Saying NO to Yes Vancouver

June 29, 2018

Hector Bremner, the NPA councillor so conflicted that even the NPA won’t have him any more, has formed his own municipal political party which he calls Yes Vancouver.

A number of problems are already obvious with this party which is partly ego-driven and partly a front for the Rich Coleman side of the BC Liberal Party (yes, the same Rich Coleman who is currently hiding from the media who want to question him about money laundering):

  • First, there is already a fine local organization called Yes Vancouver. It is a non-profit which raises money for Dress For Success. They are non-partisan and support no political party;
  • Second, people searching quite reasonably for actually get taken to a website for a Toronto Real Estate firm; ironic as Bremner’s “party” favours build build build as the only solution to our problems.

So, these folks who want to run our City after the next election cannot do a simple name search for their party, and cannot do a simple web search for suitable urls.  Imagine the chaos if we want them to do something that actually takes some thought?

Finally, a question we need to keep asking Bremner whenever he puts his head above the wall:  during his council campaign last year he promised to donate his Council salary to a worthy charity. Did he do that? And if so, what organization was favoured with the donation?

We need to send a resounding NO to these wannabes.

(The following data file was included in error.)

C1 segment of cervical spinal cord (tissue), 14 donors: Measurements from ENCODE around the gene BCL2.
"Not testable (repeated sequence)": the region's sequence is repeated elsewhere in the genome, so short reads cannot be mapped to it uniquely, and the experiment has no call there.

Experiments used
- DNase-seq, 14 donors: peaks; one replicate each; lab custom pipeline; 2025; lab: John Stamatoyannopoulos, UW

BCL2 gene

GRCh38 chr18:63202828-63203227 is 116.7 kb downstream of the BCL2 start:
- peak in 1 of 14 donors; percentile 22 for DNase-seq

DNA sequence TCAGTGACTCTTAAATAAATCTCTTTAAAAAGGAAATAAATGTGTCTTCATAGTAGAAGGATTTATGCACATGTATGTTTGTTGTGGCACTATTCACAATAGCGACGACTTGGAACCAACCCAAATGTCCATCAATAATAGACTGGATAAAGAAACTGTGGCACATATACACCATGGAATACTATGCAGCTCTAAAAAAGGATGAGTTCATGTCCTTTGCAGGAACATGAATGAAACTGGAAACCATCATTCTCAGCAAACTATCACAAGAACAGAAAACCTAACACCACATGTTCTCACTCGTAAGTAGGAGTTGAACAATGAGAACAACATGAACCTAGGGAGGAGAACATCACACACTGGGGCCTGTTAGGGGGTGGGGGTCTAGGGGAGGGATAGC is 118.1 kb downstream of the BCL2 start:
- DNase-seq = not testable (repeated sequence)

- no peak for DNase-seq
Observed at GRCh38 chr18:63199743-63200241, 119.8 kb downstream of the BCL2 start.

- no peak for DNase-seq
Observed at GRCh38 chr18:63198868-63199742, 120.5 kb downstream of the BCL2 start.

City Fees and Street Festivals

May 26, 2018

There is an interesting article published by CBC today regarding the soaring cost of putting on street festivals such as Commercial Drive’s Italian Day (June 10) and the various Car Free Days across Vancouver (July). Most of the increase in costs comes from charges for sanitation/clean up and security/policing costs.

Brunella Gaudio of Italian Day said waste management costs doubled this alone.  The society estimates the festival will cost about $50,000 over their budget this year. Car Free Day has found security cost increases to be the most pressing expenditure.

I’m sure the city could go a long way to assisting with both these expenditures, or at least explain why the costs have escalated so far above wage increases for the workers involved, for example.


COPE Candidates On the Drive Saturday!

May 25, 2018

COPE hopefuls for nominations in this fall’s municipal election will be front and centre at a meet-and-greet tomorrow, Saturday 26th May, at The Drive Coffee Bar, 1670 Commercial, between 1pm and 5pm.